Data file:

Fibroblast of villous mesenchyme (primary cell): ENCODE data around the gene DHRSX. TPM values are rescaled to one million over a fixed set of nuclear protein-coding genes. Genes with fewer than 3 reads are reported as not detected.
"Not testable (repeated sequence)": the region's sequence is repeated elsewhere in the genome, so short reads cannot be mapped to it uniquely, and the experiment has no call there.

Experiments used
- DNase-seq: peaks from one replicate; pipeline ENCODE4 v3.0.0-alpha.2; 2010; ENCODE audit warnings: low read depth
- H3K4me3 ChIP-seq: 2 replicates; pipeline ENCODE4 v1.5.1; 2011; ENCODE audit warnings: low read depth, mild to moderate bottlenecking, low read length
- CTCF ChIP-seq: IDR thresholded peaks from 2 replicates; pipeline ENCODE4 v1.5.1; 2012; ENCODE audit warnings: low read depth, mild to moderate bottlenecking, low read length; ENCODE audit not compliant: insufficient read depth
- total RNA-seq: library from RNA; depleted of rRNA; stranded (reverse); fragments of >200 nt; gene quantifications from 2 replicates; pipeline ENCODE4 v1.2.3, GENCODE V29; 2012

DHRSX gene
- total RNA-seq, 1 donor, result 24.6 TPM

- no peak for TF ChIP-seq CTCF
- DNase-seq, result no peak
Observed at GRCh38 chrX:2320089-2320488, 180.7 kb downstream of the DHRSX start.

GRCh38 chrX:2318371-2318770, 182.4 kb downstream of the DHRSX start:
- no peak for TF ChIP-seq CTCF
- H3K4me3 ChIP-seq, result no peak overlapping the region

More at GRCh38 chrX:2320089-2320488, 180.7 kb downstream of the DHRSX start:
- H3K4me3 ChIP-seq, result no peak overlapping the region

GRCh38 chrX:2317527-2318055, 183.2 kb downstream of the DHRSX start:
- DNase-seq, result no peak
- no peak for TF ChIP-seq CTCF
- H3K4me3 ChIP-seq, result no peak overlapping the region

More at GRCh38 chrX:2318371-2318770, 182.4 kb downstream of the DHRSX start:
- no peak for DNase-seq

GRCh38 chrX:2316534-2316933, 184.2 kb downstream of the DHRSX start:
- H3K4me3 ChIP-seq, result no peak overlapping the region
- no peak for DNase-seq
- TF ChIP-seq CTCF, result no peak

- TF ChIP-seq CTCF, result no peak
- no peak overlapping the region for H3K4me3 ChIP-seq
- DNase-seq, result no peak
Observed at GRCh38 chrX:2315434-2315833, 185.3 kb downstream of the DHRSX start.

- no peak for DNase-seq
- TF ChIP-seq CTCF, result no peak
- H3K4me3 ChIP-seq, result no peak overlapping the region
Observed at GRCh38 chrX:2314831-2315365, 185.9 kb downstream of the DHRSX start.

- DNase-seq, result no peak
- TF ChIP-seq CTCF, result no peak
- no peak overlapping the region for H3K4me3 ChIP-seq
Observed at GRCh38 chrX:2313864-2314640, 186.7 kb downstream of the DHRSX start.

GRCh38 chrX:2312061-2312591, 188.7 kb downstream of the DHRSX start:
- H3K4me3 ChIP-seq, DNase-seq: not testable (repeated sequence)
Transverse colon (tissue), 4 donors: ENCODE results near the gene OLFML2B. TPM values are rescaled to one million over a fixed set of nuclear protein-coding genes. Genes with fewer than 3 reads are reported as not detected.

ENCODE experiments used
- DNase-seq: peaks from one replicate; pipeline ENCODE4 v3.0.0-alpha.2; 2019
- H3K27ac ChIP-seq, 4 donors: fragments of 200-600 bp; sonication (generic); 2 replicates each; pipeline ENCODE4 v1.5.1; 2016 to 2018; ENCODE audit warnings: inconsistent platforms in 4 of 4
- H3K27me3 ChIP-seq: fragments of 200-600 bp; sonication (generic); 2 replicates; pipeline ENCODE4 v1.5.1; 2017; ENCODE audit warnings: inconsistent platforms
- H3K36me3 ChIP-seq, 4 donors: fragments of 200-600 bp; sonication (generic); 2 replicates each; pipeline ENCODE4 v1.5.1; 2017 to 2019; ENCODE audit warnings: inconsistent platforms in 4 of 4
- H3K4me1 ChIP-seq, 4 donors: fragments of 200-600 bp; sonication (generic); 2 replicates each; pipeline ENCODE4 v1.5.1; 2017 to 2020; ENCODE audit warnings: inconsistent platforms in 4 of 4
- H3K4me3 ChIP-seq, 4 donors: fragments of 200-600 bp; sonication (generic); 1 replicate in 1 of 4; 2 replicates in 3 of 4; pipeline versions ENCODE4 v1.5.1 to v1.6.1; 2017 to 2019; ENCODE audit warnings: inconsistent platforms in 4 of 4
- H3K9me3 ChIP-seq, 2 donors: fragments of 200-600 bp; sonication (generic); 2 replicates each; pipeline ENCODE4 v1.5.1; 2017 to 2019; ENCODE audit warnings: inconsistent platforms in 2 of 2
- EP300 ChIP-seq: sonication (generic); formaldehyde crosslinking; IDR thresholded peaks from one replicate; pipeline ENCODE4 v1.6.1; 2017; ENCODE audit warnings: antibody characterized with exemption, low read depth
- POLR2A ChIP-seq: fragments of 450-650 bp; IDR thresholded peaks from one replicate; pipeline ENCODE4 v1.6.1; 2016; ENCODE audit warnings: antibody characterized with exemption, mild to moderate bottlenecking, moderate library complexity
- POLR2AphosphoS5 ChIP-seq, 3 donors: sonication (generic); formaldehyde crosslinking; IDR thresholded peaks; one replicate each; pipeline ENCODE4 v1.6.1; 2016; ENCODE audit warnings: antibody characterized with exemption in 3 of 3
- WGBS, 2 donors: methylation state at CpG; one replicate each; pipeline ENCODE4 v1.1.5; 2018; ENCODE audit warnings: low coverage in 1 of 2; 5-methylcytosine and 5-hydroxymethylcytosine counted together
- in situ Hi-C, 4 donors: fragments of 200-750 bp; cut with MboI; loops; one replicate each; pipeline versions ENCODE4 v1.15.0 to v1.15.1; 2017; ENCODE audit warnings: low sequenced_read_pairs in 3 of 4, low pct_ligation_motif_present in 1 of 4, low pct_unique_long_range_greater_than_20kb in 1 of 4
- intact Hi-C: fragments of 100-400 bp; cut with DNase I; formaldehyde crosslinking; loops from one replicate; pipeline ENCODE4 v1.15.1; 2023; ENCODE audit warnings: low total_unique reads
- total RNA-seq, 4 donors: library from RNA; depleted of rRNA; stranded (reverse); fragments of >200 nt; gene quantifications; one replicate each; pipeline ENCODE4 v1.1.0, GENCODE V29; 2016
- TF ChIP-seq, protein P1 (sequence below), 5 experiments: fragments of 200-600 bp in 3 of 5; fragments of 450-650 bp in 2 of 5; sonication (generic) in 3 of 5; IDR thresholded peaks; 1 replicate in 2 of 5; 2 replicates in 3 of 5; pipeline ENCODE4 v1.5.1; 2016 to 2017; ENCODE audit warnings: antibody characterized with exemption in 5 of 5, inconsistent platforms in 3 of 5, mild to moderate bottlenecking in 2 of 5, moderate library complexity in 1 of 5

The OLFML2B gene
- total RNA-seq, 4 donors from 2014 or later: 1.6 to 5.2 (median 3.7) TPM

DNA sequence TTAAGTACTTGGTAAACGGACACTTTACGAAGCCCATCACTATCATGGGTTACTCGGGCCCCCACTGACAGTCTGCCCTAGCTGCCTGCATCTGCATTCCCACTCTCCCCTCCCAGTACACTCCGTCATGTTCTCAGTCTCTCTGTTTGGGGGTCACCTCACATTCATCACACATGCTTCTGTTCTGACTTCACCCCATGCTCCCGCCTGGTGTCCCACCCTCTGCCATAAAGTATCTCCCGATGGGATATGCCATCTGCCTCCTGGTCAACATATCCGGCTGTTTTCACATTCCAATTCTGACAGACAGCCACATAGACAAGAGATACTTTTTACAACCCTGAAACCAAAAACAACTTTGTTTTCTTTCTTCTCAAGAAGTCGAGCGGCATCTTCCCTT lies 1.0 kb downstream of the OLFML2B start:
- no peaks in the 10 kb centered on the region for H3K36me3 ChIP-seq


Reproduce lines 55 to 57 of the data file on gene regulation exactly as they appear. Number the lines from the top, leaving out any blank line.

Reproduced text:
- in situ Hi-C, 4 donors: fragments of 200-750 bp; cut with MboI; loops; one replicate each; pipeline versions ENCODE4 v1.15.0 to v1.15.1; 2017; ENCODE audit warnings: low sequenced_read_pairs in 3 of 4, low pct_ligation_motif_present in 1 of 4, low pct_unique_long_range_greater_than_20kb in 1 of 4
- intact Hi-C: fragments of 100-400 bp; cut with DNase I; formaldehyde crosslinking; loops from one replicate; pipeline ENCODE4 v1.15.1; 2023; ENCODE audit warnings: low total_unique reads
- total RNA-seq, 4 donors: library from RNA; depleted of rRNA; stranded (reverse); fragments of >200 nt; gene quantifications; one replicate each; pipeline ENCODE4 v1.1.0, GENCODE V29; 2016